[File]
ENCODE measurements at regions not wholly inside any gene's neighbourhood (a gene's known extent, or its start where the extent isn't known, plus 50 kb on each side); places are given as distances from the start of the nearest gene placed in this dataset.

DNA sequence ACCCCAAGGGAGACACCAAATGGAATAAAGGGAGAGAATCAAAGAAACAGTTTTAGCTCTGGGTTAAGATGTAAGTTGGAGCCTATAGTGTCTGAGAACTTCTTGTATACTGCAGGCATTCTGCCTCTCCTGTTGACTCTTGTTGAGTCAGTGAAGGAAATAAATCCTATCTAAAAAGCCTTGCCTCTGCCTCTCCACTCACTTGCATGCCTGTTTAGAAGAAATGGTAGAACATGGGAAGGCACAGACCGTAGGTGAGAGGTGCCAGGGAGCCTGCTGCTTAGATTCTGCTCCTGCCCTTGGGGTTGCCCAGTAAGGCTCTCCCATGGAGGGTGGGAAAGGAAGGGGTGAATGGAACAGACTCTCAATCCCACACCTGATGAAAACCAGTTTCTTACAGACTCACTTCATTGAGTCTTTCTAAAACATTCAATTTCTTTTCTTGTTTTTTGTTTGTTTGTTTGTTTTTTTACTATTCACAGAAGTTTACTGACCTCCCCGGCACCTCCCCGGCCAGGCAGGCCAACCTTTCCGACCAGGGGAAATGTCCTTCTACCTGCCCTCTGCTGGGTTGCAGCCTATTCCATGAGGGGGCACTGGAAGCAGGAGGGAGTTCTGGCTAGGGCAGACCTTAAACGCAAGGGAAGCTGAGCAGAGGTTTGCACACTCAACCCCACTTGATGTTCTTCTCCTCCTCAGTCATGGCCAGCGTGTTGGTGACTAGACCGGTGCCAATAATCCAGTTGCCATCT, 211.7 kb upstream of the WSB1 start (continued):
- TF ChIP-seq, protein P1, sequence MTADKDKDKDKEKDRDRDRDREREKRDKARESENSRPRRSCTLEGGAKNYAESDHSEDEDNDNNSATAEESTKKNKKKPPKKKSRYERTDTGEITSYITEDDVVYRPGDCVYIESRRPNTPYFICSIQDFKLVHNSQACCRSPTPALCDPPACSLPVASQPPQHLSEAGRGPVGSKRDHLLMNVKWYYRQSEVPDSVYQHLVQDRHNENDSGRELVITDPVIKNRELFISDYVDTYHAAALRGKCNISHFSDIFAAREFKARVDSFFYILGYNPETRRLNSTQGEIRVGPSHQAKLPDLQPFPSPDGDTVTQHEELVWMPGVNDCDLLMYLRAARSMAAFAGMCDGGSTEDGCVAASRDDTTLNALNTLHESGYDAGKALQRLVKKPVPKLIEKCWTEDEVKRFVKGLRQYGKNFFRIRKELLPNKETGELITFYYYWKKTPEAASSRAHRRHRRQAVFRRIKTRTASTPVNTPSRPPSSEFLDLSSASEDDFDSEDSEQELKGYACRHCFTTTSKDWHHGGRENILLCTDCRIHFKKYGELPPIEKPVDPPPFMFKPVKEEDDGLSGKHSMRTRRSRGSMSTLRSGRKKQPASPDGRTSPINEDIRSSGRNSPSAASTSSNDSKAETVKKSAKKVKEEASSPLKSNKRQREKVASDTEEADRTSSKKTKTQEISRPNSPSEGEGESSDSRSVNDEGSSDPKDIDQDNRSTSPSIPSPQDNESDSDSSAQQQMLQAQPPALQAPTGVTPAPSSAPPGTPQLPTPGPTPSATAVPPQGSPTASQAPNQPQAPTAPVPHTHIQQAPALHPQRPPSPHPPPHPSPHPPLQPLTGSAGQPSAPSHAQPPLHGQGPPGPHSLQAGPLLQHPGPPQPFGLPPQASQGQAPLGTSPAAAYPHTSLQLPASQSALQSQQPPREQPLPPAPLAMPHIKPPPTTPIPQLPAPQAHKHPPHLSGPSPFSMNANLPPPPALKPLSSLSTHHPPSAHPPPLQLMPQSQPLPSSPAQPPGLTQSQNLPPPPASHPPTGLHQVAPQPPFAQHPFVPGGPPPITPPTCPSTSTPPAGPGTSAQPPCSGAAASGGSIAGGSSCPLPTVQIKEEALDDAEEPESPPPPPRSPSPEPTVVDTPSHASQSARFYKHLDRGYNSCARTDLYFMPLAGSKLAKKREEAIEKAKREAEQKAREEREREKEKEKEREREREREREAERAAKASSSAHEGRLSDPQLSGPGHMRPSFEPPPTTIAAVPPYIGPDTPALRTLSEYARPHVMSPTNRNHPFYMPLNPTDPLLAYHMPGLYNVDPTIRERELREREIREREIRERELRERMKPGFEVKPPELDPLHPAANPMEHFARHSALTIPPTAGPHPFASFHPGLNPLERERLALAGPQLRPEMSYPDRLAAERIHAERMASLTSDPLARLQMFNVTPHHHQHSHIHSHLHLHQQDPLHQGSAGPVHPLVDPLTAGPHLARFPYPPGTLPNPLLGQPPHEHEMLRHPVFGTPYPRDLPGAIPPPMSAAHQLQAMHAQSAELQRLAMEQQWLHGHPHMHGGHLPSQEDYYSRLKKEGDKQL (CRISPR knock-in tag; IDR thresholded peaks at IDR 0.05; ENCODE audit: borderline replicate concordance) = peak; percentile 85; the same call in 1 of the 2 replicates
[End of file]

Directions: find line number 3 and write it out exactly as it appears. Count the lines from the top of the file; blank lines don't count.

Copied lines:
- TF ChIP-seq, protein P1, sequence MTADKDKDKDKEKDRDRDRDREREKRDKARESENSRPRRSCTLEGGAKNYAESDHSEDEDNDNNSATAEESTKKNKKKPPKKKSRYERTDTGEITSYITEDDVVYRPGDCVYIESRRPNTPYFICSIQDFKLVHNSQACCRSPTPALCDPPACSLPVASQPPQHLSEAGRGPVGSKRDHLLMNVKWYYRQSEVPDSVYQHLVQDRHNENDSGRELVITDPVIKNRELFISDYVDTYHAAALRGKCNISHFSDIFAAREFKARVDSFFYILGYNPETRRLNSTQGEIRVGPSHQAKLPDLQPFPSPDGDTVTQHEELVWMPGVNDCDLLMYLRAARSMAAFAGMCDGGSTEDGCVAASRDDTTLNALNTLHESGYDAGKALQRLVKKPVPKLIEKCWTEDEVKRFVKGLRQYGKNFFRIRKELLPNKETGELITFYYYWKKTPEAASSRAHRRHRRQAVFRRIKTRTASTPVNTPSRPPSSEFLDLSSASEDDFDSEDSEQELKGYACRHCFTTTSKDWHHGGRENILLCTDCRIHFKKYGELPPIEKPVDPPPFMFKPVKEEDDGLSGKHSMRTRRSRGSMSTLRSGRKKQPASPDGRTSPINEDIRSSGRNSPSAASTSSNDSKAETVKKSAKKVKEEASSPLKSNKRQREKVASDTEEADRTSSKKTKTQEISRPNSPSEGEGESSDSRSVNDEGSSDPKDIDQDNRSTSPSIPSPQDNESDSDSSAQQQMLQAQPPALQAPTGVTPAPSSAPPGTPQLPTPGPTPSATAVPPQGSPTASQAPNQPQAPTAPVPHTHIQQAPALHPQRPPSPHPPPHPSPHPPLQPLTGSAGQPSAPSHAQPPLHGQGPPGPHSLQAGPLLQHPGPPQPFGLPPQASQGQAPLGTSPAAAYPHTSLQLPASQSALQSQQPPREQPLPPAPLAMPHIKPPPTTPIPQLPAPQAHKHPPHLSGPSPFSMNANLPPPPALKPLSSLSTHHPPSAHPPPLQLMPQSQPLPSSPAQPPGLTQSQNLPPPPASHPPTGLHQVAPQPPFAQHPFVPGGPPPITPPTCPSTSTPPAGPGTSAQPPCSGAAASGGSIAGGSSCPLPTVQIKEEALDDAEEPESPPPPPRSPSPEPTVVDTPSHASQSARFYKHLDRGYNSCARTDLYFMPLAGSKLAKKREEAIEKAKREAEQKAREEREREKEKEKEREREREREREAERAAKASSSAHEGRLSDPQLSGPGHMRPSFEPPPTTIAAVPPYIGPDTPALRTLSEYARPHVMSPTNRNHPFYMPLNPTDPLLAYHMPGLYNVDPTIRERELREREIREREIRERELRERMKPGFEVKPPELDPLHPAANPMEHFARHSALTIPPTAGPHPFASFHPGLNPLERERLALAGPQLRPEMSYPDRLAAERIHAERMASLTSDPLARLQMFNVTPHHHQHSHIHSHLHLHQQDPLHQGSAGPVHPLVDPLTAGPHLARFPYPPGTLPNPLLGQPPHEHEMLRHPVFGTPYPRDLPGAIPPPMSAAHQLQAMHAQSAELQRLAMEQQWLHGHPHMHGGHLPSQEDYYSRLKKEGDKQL (CRISPR knock-in tag; IDR thresholded peaks at IDR 0.05; ENCODE audit: borderline replicate concordance) = peak; percentile 85; the same call in 1 of the 2 replicates